Hereditary was one of the best movies of 2018 - and now, its director has returned with a brand-new nightmare.

Midsommar, the second feature from director Ari Aster, opened with two buzz screenings in the US this week, and the crowds were unanimously impressed - and terrified.

"I absolutely loved #Midsommar," wrote Meagan Navarro from the website Bloody Disgusting. "Ari Aster nails guttural, raw emotion. But this time? So much joy and humour with the f**** up pain. Legit feel good horror for me."

Multiple critics noted that the film was surprisingly comedic - as well as "disturbing".

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"Deeply upsetting and very funny," wrote Vanity Fair's Richard Lawson. "A psychotropic plunge into what death might mean, if it means anything."

"A wickedly funny romp with ugly Americans and freaky Swedes in the woods, a premium cut of one of my favorite subgenres (daytime horror), and just so confidently made," wrote The Atlantic's David Sims.

"I loved every second of this nearly 3 hour movie. Holy S****," wrote Slash Film's Chris Evangelista. "Yeah, it's disturbing. But it's also surprisingly hilarious. An absolutely crowd pleaser. Long live @AriAster."

"MIDSOMMAR will do for Swedish pagan solstice rituals what Psycho did for showers," wrote IndieWire critic David Ehrlich. "In a psychedelic fairy tale about ridding oneself of fear and pain — absolutely delightful from its nightmare of an opening to its floral purge of a finale."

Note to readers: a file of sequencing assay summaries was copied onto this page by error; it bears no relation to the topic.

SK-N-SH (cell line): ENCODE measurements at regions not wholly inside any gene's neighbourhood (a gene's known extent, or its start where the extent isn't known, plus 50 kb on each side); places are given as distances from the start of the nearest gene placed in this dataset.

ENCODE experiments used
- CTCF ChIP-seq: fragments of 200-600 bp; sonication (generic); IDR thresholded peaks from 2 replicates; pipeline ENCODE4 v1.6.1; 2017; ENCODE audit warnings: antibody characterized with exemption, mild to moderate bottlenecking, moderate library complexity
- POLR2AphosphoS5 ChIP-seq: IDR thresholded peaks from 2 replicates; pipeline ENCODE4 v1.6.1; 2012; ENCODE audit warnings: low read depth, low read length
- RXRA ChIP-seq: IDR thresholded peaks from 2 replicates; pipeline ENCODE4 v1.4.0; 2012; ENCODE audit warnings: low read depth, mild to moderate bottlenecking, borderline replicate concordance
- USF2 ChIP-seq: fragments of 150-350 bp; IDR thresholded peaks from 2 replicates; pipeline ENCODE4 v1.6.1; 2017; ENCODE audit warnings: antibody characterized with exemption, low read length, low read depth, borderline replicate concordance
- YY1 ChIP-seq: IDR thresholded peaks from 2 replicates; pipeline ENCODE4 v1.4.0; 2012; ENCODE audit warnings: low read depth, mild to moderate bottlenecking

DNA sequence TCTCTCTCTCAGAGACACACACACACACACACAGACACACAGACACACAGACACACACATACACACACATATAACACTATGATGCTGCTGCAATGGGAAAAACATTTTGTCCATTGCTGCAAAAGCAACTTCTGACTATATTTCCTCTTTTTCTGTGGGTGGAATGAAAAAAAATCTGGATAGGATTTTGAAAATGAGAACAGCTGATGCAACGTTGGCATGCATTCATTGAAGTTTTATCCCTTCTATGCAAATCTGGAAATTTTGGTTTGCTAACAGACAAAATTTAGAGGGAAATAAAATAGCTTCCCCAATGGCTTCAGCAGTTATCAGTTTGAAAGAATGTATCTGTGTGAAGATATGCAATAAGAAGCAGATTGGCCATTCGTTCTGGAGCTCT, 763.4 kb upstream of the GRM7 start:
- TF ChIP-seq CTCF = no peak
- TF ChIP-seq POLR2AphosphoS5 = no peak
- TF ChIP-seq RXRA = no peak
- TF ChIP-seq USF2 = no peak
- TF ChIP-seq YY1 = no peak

Critics noted that the film is markedly different from the dark, gloomy Hereditary, taking an entirely different tone.

"Ari Aster takes the very idea of a sophomore slump and sets it ablaze," added Sims.

"I was super nervous going into #MIDSOMMAR because of my deep love for Hereditary, but holy s*** you guys, @MidsommarMovie is a masterpiece," wrote Nightmarish Conjurings' Shannon McGrew.

"It's a natural extension of the grim cinematic universe that spawned Hereditary," said Eric Kohn from IndieWire.

"Whereas Hereditary faced (unfounded) complaints about its third act feeling disjointed, Midsommar won't be plagued by such criticisms," wrote Consequence of Sound's Trace Thurman.

Midsommar is released in New Zealand cinemas on August 8.